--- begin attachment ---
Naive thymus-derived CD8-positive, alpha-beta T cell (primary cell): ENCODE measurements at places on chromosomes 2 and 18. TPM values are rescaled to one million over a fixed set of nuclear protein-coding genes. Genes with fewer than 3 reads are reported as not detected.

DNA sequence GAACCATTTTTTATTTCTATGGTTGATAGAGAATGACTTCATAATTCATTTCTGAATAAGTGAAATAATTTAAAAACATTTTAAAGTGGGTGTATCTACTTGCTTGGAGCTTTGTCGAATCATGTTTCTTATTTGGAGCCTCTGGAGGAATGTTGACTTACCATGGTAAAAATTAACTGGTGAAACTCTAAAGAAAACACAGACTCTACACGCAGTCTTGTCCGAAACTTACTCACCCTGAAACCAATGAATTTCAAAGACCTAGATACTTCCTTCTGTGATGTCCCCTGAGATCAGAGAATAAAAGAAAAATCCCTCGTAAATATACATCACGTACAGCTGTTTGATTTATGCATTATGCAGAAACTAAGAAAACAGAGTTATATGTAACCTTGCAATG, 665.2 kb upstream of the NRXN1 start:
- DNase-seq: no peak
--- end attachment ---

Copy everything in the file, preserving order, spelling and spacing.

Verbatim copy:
Naive thymus-derived CD8-positive, alpha-beta T cell (primary cell): ENCODE measurements at places on chromosomes 2 and 18. TPM values are rescaled to one million over a fixed set of nuclear protein-coding genes. Genes with fewer than 3 reads are reported as not detected.

DNA sequence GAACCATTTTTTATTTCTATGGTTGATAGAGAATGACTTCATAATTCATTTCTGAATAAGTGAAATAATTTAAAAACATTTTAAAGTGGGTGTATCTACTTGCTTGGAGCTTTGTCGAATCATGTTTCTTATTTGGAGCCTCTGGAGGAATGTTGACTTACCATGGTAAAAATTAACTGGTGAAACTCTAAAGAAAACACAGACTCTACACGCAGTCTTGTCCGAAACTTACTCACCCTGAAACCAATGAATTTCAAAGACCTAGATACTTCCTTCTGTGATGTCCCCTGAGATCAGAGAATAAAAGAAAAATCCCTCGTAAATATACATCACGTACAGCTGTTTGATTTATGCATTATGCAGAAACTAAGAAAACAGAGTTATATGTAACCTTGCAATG, 665.2 kb upstream of the NRXN1 start:
- DNase-seq: no peak